Will the private sector bow out of crop research if Bill C-474 becomes law?
Some industry and farm organizations fear that result from NDP MP Alex Atamanenko’s private member’s bill to require a market impact assessment before new technology is approved.
If private companies pull out, or even cut back on research, it would be a blow to Canadian farmers, especially those growing canola, soybeans and corn – crops lacking in publicly funded research.
C-474, now before the House of Commons’ agriculture committee, would prevent farmers from losing important markets and profits when a major importer hasn’t approved a new GM event, Atamanenko says.
But GM developers say they already take market impact into account and including socioeconomic considerations, in a “science-based” regulatory system creates uncertainty that will discourage research.
“You wouldn’t have canola in Canada if 474 went through,” JoAnne Buth, president of the Canola Council of Canada told the Canada Grains Council’s 41st annual meeting in Winnipeg April 19.
“If we moved away from science-based (regulation) and put a socioeconomic evaluation in there they (GM developers) would walk away from canola.”
Atamanenko and C-474 supporters accuse GM developers and industry organizations of overreacting and even scaremongering to prevent legislation that might interfere with profits.
It’s not a bluff, says Lorne Hepworth, president of CropLife Canada, which represents the major biotech and pesticide companies.
“At a minimum you’re going to see a delay in the technology and you might see an outright failure for them to come to market here because they don’t know what it is that they have to do and no certainty if they introduce it they’d get it through the regulatory system,” he said in an interview.
But GM developers were more ambiguous when asked directly.
In separate interviews, officials with BASF, Syngenta, Pioneer Hi-Bred (a DuPont Company), Bayer CropScience and Monsanto said a law like C-474 would make the commercialization of new GM crops less certain, and uncertainty discourages investment.
Impossible to predict
But most said it’s impossible to predict whether the law, which has yet to be fleshed out, would be so draconian as to drive them out of GM research in Canada.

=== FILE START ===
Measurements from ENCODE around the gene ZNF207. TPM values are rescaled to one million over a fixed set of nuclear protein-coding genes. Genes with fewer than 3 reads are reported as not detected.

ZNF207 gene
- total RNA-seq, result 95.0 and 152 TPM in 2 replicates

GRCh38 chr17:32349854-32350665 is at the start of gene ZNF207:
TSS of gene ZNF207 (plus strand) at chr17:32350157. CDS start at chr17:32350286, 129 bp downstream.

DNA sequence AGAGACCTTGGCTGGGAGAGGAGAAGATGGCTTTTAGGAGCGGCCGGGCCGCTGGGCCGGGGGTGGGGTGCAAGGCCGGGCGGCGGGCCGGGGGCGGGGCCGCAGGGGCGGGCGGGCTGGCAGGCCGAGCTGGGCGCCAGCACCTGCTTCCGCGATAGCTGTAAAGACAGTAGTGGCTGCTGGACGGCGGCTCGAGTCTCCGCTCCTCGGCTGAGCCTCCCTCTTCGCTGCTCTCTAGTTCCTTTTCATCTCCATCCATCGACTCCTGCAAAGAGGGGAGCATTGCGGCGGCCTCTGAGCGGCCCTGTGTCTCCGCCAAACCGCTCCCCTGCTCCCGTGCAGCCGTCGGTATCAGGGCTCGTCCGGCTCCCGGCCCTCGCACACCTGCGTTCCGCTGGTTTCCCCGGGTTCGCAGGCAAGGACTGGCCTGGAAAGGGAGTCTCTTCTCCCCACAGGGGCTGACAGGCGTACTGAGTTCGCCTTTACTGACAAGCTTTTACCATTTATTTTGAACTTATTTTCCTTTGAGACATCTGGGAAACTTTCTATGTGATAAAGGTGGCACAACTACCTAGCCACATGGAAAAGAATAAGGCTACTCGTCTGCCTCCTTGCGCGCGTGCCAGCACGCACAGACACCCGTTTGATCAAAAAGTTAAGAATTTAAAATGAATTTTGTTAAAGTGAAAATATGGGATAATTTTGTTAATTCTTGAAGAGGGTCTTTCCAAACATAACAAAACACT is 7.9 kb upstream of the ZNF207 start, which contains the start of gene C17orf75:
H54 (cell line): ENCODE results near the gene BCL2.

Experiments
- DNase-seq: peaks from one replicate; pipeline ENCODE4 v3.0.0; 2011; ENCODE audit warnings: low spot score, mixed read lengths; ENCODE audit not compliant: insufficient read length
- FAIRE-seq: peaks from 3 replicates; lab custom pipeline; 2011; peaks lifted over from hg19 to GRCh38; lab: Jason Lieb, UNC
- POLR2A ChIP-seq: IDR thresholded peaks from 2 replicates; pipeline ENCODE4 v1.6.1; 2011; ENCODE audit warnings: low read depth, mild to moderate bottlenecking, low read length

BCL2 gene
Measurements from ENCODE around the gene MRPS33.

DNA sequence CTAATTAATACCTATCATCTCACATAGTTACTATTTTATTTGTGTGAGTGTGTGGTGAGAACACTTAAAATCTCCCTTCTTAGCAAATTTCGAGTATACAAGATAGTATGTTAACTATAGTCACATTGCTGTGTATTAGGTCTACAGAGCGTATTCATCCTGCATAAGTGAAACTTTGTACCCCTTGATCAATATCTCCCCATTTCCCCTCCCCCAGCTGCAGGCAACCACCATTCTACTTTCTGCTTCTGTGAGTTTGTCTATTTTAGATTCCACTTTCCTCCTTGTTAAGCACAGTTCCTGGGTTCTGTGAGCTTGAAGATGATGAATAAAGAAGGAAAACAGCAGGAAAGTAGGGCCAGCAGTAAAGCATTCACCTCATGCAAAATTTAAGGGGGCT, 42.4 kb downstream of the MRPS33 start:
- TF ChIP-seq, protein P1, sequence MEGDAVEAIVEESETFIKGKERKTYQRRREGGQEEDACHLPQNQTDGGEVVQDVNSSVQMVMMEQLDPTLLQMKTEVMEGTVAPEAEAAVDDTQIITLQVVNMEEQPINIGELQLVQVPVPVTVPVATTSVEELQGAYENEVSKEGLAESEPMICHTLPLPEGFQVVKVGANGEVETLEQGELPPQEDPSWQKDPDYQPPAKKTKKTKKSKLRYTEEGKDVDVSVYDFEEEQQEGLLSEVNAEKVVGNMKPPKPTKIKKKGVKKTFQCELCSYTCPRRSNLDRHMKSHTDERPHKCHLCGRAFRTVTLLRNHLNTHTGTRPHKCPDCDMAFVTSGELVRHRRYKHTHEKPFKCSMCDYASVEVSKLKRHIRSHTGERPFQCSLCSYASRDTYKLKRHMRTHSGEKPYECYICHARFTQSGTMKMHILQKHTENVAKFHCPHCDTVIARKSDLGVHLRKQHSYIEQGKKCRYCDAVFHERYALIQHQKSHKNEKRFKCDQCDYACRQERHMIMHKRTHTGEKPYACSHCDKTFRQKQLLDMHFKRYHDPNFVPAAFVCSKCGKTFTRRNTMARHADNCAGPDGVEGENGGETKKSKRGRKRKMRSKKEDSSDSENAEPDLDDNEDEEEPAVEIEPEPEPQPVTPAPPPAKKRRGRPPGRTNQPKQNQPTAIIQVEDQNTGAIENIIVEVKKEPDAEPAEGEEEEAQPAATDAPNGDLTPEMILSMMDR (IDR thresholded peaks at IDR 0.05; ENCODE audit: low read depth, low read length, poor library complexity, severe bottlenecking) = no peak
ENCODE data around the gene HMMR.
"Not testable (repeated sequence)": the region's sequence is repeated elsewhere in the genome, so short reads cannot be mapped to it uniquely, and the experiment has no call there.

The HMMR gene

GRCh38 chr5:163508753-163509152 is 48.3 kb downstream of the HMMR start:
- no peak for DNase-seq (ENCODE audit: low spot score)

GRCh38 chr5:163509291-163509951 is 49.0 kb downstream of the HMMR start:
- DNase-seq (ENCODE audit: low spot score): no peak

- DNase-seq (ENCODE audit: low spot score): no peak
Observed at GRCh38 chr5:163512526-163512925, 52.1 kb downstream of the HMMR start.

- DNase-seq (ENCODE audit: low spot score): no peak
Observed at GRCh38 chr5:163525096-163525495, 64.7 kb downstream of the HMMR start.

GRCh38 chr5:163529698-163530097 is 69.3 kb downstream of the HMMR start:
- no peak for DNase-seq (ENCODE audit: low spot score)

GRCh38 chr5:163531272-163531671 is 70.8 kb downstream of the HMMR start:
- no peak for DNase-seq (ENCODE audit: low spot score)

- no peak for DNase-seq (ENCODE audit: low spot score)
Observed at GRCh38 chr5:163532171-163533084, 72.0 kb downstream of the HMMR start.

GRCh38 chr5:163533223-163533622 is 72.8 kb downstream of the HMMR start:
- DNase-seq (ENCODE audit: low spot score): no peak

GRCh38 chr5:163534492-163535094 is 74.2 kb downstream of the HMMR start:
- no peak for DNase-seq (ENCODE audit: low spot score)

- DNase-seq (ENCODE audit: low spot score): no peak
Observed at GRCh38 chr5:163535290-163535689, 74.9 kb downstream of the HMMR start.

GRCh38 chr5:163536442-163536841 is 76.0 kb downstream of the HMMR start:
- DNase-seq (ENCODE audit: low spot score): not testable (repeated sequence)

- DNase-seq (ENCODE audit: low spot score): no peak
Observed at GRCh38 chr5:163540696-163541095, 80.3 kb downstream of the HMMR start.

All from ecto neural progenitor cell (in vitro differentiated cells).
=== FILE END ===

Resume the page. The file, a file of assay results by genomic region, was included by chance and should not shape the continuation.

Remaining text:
“I’d would be surprised if anyone said they are going to stop their canola research because of this,” said Don MacKenzie, Pioneer Hi-Bred’s manager, of biotechnology and industry affairs. “It’s a bit premature at this stage.
“Until we have a better sense about what that might look like it’s hard to know exactly what the impacts would be. It certainly has the potential to make the system much less predictable.”
Bayer CropScience said it is committed to the Canadian market.
“We’re not going to pack up and go home because we just finished pretty significant capital investments in Western Canada in the canola industry,” said Paul Thiel, Bayer CropScience’s vice-president of innovation and public affairs.
Over the last 10 years, the firm has spent $40 million in Canada, including building a global canola research facility in Saskatoon.
But that’s not to say Bayer Crop-Science sees C-474 as innocuous.
“Would it make us take a greater degree of consideration (in our investment in Canada)? Absolutely it will,” Thiel said.
Bayer CropScience and all of the other GM firms develop and sell crops around the world. Researchers compete internally for investment, which flows to where managers believe they can earn the best return, Thiel said.
When a company looks at investing $100 million and 10 years of work to develop and commercialize a new GM crop it wants to know what regulatory hoops it has to jump through, said Trish Jordan, Monsanto Canada’s manager of public and industry affairs.
“Having a science-based regulatory system is an absolute requirement for Monsanto to be able to invest and function effectively in a country,” she said.
Canola could suffer the most because Canada is the dominant player, said Brian Denys, BASF’s business director for crop protection. Companies will continue to work on soybeans and corn in other countries and traits developed there might eventually find their way to Canada.
Canada has long advocated a science-based regulatory system for GM crops and led by example, said Judy Shaw, Syngenta Crop Protection Canada’s government affairs director. Passing C-474 would be a backwards step, she said.
According to Hepworth, the real agenda behind Bill C-474 is blocking all new GM crops in Canada – an allegation Atamanenko denies.
Hepworth wants Atamanenko and C-474 supporters to declare on the record whether they favour biotechnology or not.
“People need to be called on this stuff,” he said. “Come clean with your farmer audience, come clean with the public.”